Arthur Rhodes and Octavio Dotel had pitched in a combined 1,595 regular season games without ever knowing what it was like to step on the mound in the World Series.
Both of the Cardinals' relievers took care of that in Game 1.
In the same inning, too.
St. Louis manager Tony La Russa summoned Dotel in the eighth inning of Wednesday night's 3-2 win over Texas, and the veteran retired both batters he faced. La Russa called on Rhodes next, and the 41-year-old promptly got Rangers slugger Josh Hamilton to fly out and end the inning.
"It's a real feel-good story for a lot of us," La Russa said before Game 2 on Thursday.
Dotel had pitched in 695 regular season games for a dozen franchises since his big league debut in 1999. He'd also pitched in 15 postseason games for the Mets, Astros and White Sox before this season with the Cardinals, but had never made it to baseball's grandest stage.
It had been an even longer road for Rhodes.
The 41-year-old left-hander had appeared in 900 regular season games since he made his big league debut as a wide-eyed, 21-year-old rookie for the Baltimore Orioles in 1991.
He pitched in two American League championship series for the Orioles, and two for the Seattle Mariners, but came up short each time. Rhodes finally made it back to the playoffs with the Cincinnati Reds last season but was bounced from the playoffs by the Philadelphia Phillies.
Rhodes signed a $4.1 million, one-year contract before the season with the Rangers, of all teams. But they released him Aug. 8 and he signed with St. Louis three days later.
Now, he's pitched in the World Series. And will probably get a ring regardless of who wins.
"I took it in when the national anthem was going on," Rhodes said. "And once I went in the game, it started to hit me more. I think that's why I threw two straight balls to Josh Hamilton instead of throwing strikes. But after the first couple pitches, then I settled down, and it was all over."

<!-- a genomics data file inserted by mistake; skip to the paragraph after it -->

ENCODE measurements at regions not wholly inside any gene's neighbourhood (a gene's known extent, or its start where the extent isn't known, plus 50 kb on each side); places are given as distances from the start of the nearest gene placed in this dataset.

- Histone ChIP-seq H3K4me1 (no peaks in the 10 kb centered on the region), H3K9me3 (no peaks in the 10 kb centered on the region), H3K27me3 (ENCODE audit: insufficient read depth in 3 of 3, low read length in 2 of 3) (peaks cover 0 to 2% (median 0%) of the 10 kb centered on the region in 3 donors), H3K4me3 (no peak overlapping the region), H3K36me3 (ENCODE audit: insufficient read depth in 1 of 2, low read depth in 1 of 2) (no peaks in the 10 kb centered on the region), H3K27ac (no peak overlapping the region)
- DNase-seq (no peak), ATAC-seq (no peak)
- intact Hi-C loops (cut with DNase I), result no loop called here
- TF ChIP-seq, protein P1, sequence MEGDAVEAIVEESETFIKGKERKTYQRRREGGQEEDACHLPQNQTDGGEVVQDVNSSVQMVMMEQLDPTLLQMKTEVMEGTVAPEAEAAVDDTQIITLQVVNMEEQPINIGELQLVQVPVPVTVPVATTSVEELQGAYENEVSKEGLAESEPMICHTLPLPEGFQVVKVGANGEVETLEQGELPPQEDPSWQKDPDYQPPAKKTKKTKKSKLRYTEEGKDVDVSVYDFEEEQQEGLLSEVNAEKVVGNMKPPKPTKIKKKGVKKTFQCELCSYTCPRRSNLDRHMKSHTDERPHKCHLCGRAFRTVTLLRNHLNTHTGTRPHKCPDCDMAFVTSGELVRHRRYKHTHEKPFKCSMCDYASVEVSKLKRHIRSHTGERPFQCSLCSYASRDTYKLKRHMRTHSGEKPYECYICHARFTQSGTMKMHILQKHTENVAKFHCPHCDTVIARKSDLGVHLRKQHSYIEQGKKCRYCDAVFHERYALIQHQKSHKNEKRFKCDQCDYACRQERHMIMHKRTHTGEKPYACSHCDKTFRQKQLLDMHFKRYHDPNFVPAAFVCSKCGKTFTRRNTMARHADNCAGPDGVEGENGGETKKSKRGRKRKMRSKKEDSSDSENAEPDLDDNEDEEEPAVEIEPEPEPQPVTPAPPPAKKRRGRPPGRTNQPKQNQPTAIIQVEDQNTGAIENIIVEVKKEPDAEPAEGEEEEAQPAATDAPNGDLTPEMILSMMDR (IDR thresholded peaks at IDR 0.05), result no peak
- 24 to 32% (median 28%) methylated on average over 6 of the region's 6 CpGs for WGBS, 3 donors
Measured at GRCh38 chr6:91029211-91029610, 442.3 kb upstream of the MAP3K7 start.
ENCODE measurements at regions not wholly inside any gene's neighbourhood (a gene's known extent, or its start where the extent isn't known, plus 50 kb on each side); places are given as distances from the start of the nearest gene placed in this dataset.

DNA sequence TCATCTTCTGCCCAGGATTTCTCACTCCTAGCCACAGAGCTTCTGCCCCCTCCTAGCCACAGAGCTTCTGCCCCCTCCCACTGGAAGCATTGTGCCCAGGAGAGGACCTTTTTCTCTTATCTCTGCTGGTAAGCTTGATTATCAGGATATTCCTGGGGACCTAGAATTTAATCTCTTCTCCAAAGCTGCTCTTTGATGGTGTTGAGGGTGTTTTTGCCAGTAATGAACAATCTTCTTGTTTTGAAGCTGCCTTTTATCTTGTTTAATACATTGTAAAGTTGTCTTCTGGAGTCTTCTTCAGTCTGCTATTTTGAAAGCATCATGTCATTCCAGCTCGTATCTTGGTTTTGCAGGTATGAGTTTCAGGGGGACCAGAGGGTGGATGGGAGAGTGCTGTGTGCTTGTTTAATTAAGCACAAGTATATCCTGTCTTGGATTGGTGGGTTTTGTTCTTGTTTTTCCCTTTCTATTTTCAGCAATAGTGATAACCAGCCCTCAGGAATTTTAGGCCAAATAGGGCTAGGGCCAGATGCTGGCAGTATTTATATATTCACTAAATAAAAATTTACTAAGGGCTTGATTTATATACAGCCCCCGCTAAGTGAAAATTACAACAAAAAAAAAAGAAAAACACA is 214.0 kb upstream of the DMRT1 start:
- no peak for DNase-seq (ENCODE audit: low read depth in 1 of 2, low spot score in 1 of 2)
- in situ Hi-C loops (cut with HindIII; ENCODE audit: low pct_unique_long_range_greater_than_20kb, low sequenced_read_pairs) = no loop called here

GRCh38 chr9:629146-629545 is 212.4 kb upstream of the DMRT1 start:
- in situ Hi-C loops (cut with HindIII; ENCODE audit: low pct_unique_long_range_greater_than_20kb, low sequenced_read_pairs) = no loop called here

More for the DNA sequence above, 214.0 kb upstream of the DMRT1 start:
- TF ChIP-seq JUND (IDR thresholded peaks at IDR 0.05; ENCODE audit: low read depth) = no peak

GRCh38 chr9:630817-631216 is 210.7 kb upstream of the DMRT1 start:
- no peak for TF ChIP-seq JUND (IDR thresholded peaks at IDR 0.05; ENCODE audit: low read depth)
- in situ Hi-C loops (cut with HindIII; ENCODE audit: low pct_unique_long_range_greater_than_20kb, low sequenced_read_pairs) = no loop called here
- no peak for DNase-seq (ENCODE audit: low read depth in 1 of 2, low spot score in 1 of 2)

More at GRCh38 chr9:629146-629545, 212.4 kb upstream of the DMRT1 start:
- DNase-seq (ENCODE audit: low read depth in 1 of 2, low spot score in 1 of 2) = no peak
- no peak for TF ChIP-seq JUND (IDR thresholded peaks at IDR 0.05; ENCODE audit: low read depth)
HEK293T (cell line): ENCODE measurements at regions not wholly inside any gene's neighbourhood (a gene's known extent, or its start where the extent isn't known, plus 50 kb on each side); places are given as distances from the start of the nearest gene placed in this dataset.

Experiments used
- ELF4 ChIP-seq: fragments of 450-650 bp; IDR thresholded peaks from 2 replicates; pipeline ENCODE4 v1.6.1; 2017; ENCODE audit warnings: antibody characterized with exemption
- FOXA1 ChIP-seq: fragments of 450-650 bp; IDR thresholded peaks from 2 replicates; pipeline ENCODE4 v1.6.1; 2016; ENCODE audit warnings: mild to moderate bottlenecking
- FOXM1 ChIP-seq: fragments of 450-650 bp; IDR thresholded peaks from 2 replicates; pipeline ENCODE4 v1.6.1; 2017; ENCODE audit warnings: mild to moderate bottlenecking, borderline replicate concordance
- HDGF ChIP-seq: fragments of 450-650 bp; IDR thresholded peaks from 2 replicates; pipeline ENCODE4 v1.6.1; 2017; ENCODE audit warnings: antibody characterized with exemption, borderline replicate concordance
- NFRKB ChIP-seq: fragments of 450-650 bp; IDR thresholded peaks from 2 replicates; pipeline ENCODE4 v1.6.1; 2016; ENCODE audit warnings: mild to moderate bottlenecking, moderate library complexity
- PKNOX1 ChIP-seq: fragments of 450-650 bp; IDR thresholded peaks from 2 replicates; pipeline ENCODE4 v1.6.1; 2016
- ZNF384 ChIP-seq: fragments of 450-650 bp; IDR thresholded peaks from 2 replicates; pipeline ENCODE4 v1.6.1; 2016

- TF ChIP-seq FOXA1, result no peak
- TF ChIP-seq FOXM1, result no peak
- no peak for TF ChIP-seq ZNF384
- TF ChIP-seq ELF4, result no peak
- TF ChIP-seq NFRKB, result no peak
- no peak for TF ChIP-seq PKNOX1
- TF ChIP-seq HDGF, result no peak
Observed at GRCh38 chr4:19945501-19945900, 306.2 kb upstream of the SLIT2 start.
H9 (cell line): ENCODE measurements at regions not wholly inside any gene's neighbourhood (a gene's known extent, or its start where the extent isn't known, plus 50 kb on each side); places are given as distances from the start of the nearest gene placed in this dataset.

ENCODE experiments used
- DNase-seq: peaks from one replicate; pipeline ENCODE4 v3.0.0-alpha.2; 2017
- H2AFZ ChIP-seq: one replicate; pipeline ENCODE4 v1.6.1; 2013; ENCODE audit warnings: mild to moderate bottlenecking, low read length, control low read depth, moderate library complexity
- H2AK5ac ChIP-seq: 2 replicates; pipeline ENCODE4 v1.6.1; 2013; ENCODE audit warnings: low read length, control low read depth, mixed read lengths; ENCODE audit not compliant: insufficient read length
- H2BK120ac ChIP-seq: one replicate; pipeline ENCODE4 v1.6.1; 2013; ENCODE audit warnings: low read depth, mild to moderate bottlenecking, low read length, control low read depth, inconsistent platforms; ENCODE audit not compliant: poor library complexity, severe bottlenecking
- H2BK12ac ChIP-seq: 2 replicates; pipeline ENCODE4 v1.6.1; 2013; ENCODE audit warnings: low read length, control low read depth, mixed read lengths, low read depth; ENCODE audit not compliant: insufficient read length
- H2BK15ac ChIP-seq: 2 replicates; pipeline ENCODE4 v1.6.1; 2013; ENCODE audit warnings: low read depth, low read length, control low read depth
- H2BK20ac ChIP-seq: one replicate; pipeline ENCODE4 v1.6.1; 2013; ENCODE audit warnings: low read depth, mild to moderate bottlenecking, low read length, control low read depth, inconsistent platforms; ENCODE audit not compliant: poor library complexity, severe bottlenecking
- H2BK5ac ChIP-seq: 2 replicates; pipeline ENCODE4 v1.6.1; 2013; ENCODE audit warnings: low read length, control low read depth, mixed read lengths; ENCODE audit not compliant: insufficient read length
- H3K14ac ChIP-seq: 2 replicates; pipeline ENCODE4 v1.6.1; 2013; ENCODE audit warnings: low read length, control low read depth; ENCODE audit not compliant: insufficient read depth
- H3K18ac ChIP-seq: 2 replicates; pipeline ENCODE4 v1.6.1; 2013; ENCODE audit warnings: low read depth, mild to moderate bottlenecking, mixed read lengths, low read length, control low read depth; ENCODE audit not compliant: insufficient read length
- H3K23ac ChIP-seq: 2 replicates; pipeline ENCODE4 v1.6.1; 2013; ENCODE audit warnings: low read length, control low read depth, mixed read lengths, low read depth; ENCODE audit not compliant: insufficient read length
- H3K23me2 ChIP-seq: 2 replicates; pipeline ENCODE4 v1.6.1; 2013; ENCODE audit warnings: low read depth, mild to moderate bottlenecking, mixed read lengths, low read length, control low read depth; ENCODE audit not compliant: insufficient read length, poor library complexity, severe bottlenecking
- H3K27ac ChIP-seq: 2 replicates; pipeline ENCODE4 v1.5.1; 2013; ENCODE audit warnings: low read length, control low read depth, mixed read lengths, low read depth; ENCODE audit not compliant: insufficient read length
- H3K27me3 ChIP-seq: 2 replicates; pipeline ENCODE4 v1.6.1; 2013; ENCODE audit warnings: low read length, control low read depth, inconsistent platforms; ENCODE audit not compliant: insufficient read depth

It was a long time to wait to face just one batter.
The only pitcher to appear in more games before his World Series debut was John Franco, who had cracked 940 box scores before his first Fall Classic as a member of the New York Mets in 2000.
"I didn't know when we got him that he hasn't been to the World Series," La Russa said. "Only found that out late because we were trying to survive, weren't really thinking World Series. But that really has added to the enjoyment of this postseason push."
CARPENTER'S GRIT: There was so much discussion about the degree of difficulty on Chris Carpenter's daring, go-for-it dive in Game 1 that the condition of his much-discussed elbow didn't come up.
A day later, the Cardinals can joke about it — even if Carpenter narrowly escaped getting his pitching hand stomped on by the Rangers' Elvis Andrus.
Manager Tony La Russa said his ace's background as a youth hockey player no doubt influenced the decision to make a play that rivaled the toughness of Curt Shilling and his bloody sock in the 2004 ALCS against the Yankees.
On the second at-bat of the game, first baseman Albert Pujols ranged far to his right to glove Andrus' grounder and Carpenter needed a headfirst dive to catch an off-balance throw. During his slide he touched the bag with his glove and then his right hand, pulling it away just in time.